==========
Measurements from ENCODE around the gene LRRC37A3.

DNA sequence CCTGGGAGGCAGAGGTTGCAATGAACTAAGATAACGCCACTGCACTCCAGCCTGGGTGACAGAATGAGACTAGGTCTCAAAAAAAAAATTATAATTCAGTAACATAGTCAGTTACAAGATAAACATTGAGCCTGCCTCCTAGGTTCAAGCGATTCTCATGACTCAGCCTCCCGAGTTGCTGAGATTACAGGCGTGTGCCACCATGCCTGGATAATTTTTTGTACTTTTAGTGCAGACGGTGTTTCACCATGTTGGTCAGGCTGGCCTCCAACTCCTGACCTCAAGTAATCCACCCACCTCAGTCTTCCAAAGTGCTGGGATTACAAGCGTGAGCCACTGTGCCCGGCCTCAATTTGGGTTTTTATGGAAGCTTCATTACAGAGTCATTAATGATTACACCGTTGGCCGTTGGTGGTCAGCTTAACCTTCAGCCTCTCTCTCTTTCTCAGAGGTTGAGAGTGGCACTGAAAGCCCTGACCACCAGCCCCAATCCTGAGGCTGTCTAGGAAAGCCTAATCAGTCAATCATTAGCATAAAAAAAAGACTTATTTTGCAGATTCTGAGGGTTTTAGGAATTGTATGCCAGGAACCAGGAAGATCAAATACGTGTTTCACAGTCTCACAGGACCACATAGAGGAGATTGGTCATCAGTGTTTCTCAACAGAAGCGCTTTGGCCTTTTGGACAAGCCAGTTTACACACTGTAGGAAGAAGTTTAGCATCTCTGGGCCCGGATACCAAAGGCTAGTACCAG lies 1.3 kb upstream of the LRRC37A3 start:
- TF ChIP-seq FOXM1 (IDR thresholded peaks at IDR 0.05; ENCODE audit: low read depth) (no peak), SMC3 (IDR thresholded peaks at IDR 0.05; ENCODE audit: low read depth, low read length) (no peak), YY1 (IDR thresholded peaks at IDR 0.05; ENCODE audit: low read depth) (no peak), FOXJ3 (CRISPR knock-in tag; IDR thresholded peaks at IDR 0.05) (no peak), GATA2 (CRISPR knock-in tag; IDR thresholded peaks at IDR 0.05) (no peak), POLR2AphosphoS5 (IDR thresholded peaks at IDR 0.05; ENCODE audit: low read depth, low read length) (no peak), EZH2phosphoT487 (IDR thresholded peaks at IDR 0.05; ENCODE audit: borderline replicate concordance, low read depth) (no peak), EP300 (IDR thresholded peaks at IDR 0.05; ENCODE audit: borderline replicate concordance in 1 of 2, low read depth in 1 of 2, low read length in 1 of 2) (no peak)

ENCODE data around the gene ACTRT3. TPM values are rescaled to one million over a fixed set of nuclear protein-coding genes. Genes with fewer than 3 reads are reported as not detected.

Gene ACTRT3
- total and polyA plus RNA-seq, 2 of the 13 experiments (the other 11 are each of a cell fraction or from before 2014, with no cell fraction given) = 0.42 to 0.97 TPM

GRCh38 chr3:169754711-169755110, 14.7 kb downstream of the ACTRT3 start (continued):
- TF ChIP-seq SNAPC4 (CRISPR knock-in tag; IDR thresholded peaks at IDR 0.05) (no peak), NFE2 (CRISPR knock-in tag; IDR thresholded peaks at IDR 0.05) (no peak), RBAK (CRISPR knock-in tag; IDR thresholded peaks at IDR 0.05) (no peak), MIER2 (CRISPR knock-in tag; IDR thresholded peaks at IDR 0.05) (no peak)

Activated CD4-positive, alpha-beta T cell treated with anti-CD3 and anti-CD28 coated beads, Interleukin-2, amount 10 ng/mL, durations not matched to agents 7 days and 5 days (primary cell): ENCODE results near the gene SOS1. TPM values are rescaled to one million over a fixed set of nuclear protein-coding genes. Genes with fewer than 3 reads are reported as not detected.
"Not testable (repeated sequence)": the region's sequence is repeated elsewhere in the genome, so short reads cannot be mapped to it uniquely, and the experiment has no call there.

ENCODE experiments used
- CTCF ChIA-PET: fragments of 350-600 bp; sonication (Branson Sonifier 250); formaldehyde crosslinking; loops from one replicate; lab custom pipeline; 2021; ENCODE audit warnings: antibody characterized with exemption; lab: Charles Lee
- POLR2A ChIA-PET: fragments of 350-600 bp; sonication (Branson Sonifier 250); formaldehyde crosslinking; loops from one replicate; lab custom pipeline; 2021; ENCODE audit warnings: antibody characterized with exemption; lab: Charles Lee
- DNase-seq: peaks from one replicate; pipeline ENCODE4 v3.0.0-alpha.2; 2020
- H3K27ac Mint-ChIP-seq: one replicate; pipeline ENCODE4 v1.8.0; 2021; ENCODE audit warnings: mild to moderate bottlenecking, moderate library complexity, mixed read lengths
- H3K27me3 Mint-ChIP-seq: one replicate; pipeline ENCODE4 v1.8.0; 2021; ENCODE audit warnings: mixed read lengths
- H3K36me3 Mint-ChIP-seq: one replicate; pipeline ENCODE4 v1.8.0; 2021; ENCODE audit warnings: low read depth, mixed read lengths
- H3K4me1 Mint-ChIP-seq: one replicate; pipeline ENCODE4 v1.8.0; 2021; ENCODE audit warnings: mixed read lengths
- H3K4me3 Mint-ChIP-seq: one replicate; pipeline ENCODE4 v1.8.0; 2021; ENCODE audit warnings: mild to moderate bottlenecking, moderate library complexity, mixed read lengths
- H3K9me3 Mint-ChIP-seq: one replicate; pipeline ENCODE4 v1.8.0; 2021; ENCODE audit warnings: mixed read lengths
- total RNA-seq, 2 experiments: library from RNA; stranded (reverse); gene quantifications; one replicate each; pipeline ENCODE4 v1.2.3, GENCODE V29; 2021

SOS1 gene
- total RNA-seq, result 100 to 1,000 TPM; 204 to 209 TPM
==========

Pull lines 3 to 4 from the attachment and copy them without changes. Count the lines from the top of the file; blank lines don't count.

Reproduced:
- TF ChIP-seq FOXM1 (IDR thresholded peaks at IDR 0.05; ENCODE audit: low read depth) (no peak), SMC3 (IDR thresholded peaks at IDR 0.05; ENCODE audit: low read depth, low read length) (no peak), YY1 (IDR thresholded peaks at IDR 0.05; ENCODE audit: low read depth) (no peak), FOXJ3 (CRISPR knock-in tag; IDR thresholded peaks at IDR 0.05) (no peak), GATA2 (CRISPR knock-in tag; IDR thresholded peaks at IDR 0.05) (no peak), POLR2AphosphoS5 (IDR thresholded peaks at IDR 0.05; ENCODE audit: low read depth, low read length) (no peak), EZH2phosphoT487 (IDR thresholded peaks at IDR 0.05; ENCODE audit: borderline replicate concordance, low read depth) (no peak), EP300 (IDR thresholded peaks at IDR 0.05; ENCODE audit: borderline replicate concordance in 1 of 2, low read depth in 1 of 2, low read length in 1 of 2) (no peak)

ENCODE data around the gene ACTRT3. TPM values are rescaled to one million over a fixed set of nuclear protein-coding genes. Genes with fewer than 3 reads are reported as not detected.